Negentropic Agents and the Increase of Entropy
By: Dr. Sam Vaknin
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The Second Law of Thermodynamics predicts the gradual energetic decay of physical closed systems ("entropy"). Arguably, the Universe as a whole is precisely such a system.
Locally, though, order is often fighting disorder for dominance. In other words, in localized, open systems, order sometimes tends to increase and, by definition, statistical entropy tends to decrease. This is the orthodoxy. Personally, I believe otherwise.
Some physical systems increase disorder, either by decaying or by actively spreading disorder onto other systems. Such vectors we call "Entropic Agents".
Conversely, some physical systems increase order or decrease disorder either in themselves or in their environment. We call these vectors "Negentropic Agents".
Human Beings are Negentropic Agents gone awry. Now, through its excesses, Mankind is slowly being transformed into an Entropic Agent: antibiotics, herbicides, insecticides, pollution, deforestation, global warming, etc. are all detrimental to the environment and reduce the amount of order in the open system that is Earth.
Nature must balance this shift of allegiance, this deviation from equilibrium, by constraining the number of other Entropic Agents on Earth – or by reducing the numbers of humans.
To achieve the latter (which is the path of least resistance and a typical self-regulatory mechanism), Nature causes humans to begin to internalize and assimilate the Entropy that they themselves generate. This is done through a series of intricate and intertwined mechanisms:
The Malthusian Mechanism – Limited resources lead to wars, famine, diseases and to a decrease in the populace (and, thus, in the number of human Entropic Agents).
The Assimilative Mechanism – Diseases, old and new, and other phenomena yield negative demographic effects directly related to the entropic actions of humans.
Examples: excessive use of antibiotics leads to drug-resistant strains of pathogens; cancer and deteriorating sperm counts are caused by pollution; heart ailments are related to the modern Western diet; AIDS, avian flu, SARS, swine flu, and other diseases are a result of hitherto unknown or mutated strains of viruses; latter-day technologies (telecommunication, transportation, social networking, the Internet) cause massive dislocations and anomies which lead to precipitous declines in the number of children, sexless marriages, the atomization of societies, alienation, and malignant individualism (narcissism). Indeed, technology has displaced warfare and famines as the main engine of decline and decadence of civilizations.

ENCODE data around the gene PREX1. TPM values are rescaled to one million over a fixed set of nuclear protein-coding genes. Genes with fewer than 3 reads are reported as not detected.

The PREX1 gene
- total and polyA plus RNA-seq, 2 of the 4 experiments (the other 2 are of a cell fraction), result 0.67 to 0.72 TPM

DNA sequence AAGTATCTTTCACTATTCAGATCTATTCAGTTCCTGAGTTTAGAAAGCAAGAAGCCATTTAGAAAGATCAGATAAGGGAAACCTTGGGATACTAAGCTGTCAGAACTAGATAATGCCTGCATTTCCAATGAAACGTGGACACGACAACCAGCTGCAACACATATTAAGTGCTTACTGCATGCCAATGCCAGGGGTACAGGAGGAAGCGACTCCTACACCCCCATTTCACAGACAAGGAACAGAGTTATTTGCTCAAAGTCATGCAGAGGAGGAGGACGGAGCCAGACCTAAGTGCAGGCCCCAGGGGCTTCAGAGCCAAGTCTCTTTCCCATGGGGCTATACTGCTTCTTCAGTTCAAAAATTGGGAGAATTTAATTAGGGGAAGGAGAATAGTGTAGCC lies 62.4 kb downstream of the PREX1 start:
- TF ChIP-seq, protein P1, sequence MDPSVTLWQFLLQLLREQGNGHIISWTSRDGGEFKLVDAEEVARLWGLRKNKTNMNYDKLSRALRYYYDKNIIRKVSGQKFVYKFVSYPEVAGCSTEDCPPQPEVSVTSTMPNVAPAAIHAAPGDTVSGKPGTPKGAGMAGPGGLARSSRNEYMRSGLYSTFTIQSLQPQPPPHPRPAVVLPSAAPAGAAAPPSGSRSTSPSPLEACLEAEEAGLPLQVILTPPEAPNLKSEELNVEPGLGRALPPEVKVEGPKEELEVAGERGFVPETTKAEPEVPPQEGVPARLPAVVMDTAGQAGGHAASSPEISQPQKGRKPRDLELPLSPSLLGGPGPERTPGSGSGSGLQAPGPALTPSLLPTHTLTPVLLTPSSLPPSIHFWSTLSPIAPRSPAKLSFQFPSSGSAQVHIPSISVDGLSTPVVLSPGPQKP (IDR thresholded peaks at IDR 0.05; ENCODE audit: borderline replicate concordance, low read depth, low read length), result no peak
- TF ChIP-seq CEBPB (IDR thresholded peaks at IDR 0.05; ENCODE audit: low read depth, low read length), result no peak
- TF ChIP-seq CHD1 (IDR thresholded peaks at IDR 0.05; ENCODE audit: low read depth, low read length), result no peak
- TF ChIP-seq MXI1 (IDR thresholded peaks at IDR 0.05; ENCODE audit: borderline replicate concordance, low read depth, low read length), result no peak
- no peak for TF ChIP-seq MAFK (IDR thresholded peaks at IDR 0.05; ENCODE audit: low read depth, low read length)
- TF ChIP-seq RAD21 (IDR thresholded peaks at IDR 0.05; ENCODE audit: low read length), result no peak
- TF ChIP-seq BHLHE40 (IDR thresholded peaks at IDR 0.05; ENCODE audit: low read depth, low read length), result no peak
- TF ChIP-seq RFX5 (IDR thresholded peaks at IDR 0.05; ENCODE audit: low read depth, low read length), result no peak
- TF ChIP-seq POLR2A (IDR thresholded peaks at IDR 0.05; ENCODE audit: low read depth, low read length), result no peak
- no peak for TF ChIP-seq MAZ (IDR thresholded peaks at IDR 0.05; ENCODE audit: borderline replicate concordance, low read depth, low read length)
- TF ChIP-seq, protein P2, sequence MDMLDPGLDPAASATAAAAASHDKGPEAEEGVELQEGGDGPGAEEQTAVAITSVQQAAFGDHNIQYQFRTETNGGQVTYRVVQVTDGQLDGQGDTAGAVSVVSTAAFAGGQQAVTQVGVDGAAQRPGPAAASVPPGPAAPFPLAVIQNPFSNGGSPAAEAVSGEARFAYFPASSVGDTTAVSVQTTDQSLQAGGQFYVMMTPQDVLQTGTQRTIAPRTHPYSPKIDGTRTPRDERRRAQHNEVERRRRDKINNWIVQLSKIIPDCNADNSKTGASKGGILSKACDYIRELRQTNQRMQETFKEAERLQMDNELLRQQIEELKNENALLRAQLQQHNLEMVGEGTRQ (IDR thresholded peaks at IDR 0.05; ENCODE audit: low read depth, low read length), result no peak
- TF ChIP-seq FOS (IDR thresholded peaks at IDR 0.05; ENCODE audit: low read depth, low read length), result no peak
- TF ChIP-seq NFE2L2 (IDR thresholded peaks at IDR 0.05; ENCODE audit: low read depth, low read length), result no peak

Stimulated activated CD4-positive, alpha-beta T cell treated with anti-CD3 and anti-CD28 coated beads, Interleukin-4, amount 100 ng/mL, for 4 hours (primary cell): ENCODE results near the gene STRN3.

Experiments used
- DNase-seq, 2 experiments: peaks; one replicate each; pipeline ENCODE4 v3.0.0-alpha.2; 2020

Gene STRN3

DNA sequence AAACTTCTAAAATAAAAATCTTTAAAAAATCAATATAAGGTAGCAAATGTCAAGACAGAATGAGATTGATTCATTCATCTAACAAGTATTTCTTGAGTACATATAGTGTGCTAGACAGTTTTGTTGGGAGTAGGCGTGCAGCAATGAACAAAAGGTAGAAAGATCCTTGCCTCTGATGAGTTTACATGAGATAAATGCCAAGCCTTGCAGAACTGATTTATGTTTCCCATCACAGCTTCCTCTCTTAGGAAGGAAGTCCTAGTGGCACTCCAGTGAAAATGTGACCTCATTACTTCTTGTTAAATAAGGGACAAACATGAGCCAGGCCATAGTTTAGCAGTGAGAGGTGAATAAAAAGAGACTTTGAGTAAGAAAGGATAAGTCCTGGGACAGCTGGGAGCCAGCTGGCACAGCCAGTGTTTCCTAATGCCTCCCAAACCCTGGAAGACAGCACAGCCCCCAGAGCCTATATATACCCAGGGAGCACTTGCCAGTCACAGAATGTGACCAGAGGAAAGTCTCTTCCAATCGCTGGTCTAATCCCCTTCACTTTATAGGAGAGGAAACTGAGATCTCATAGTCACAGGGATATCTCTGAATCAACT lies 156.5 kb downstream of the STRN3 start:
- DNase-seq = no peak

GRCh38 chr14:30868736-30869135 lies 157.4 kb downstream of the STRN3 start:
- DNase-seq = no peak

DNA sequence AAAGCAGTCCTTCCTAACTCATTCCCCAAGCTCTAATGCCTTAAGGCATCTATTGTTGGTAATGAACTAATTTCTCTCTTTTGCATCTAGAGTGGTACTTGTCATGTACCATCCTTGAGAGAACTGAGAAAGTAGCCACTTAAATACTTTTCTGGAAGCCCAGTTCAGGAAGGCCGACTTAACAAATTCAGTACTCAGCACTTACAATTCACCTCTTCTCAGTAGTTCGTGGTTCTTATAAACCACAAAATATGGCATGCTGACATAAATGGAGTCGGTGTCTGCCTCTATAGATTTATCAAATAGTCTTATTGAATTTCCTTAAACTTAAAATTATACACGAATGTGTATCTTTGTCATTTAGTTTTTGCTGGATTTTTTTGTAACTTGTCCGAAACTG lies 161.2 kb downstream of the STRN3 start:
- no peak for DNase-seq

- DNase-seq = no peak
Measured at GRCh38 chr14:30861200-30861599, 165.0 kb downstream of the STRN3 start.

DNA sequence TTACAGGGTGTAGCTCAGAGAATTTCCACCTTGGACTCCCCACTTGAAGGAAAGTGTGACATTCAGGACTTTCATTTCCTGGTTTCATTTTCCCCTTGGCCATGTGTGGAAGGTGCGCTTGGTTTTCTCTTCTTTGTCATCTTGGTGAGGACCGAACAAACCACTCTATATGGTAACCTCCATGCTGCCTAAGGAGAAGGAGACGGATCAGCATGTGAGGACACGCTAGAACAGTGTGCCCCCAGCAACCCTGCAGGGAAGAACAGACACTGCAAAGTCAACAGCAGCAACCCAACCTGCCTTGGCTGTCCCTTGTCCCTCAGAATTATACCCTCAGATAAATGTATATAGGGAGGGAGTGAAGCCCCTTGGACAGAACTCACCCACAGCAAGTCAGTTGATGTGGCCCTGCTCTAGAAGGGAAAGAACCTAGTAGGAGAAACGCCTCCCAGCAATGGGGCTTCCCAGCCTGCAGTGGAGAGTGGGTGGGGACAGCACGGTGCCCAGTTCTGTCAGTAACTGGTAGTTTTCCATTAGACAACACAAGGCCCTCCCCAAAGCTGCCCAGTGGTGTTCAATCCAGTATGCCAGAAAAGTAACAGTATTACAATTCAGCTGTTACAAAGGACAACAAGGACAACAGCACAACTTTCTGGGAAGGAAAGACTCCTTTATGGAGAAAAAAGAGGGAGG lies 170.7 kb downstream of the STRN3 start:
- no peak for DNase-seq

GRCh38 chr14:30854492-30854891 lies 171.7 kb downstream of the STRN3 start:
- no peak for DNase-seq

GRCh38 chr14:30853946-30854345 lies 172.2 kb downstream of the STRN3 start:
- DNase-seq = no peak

The Cognitive Mechanism – Humans limit their own propagation, using "rational", cognitive arguments, devices, and procedures: abortion, birth control (the pill), getting married and procreating later, or family planning.
Thus, combining these three mechanisms, nature controls the damage and disorder that Mankind spreads and restores equilibrium to the terrestrial ecosystem.
The role of chance in evolution has long been recognized and increasing structural and functional adaptability has been attributed to random-stochastic processes (such as environmentally-induced genetic mutations). This view, of course, evades the far more important question of why do organisms and species react the way they do to changes in their surroundings?
Earth is a complex, orderly, and open system. If it were an intelligent being, we would have been compelled to say that it had "chosen" to preserve and locally increase form (structure), order and complexity. This would explain why evolution did not stop at the protozoa level. After all, these mono-cellular organisms were (and still are, hundreds of millions of years later) superbly adapted to their environment. It was Bergson who posed the question: why did nature prefer the risk of unstable complexity over predictable and reliable and durable simplicity?